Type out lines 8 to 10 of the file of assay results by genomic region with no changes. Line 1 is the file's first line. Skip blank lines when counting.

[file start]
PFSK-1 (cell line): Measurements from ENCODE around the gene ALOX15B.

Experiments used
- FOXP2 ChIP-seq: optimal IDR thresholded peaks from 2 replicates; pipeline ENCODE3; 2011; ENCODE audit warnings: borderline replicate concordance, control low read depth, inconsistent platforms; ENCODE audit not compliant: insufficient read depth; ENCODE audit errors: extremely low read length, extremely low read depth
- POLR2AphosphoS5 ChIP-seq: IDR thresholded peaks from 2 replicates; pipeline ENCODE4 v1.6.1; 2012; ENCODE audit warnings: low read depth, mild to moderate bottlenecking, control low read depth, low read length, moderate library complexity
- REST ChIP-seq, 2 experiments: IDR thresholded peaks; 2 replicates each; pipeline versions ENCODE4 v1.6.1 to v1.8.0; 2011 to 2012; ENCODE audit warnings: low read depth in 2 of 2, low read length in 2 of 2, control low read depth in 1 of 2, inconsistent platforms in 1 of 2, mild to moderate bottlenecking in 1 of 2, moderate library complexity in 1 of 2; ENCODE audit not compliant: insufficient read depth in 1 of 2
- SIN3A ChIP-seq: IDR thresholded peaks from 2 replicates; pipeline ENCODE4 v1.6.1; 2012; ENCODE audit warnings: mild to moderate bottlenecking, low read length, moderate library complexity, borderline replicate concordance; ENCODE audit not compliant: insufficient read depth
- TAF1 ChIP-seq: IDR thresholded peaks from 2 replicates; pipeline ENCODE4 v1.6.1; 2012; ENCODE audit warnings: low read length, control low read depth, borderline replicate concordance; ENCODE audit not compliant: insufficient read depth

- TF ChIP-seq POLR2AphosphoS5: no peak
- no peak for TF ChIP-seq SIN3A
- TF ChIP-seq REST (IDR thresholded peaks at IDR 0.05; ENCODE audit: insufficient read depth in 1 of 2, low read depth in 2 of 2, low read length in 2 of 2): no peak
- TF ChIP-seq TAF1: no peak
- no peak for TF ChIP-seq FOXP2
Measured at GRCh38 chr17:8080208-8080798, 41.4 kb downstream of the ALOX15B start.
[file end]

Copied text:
- TF ChIP-seq POLR2AphosphoS5: no peak
- no peak for TF ChIP-seq SIN3A
- TF ChIP-seq REST (IDR thresholded peaks at IDR 0.05; ENCODE audit: insufficient read depth in 1 of 2, low read depth in 2 of 2, low read length in 2 of 2): no peak